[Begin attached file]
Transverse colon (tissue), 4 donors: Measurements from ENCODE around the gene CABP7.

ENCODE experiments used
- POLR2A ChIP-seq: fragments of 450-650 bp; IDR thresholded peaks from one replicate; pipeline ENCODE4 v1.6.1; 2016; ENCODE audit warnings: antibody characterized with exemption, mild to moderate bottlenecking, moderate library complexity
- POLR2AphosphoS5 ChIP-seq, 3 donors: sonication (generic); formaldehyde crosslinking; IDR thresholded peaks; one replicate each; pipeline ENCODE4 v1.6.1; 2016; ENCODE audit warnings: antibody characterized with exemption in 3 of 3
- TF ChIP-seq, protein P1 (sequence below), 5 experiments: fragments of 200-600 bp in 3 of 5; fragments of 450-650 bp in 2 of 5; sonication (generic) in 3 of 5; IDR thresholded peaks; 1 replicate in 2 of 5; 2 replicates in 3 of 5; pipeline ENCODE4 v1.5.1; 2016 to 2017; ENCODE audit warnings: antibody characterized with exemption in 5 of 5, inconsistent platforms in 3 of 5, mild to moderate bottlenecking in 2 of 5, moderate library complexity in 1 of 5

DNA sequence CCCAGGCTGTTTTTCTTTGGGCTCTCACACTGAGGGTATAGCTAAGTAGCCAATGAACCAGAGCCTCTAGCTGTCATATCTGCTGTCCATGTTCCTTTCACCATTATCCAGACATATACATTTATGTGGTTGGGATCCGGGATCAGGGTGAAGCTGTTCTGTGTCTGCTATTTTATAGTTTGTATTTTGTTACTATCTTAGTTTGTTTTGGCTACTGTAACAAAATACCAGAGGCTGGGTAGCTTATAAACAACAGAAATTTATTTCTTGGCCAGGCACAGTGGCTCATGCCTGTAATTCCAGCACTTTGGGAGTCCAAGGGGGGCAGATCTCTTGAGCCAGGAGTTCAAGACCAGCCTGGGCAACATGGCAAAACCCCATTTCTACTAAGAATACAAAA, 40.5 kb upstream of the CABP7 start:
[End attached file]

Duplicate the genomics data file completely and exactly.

Transverse colon (tissue), 4 donors: Measurements from ENCODE around the gene CABP7.

ENCODE experiments used
- POLR2A ChIP-seq: fragments of 450-650 bp; IDR thresholded peaks from one replicate; pipeline ENCODE4 v1.6.1; 2016; ENCODE audit warnings: antibody characterized with exemption, mild to moderate bottlenecking, moderate library complexity
- POLR2AphosphoS5 ChIP-seq, 3 donors: sonication (generic); formaldehyde crosslinking; IDR thresholded peaks; one replicate each; pipeline ENCODE4 v1.6.1; 2016; ENCODE audit warnings: antibody characterized with exemption in 3 of 3
- TF ChIP-seq, protein P1 (sequence below), 5 experiments: fragments of 200-600 bp in 3 of 5; fragments of 450-650 bp in 2 of 5; sonication (generic) in 3 of 5; IDR thresholded peaks; 1 replicate in 2 of 5; 2 replicates in 3 of 5; pipeline ENCODE4 v1.5.1; 2016 to 2017; ENCODE audit warnings: antibody characterized with exemption in 5 of 5, inconsistent platforms in 3 of 5, mild to moderate bottlenecking in 2 of 5, moderate library complexity in 1 of 5

DNA sequence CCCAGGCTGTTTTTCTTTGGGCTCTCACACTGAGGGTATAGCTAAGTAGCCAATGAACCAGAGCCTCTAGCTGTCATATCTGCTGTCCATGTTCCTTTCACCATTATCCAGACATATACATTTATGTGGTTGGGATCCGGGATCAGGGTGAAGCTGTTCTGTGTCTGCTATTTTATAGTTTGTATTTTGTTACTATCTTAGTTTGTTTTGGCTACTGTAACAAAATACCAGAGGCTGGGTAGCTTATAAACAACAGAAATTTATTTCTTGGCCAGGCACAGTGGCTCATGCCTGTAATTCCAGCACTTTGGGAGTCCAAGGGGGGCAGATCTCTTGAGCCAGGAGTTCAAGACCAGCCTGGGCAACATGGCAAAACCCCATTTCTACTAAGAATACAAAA, 40.5 kb upstream of the CABP7 start: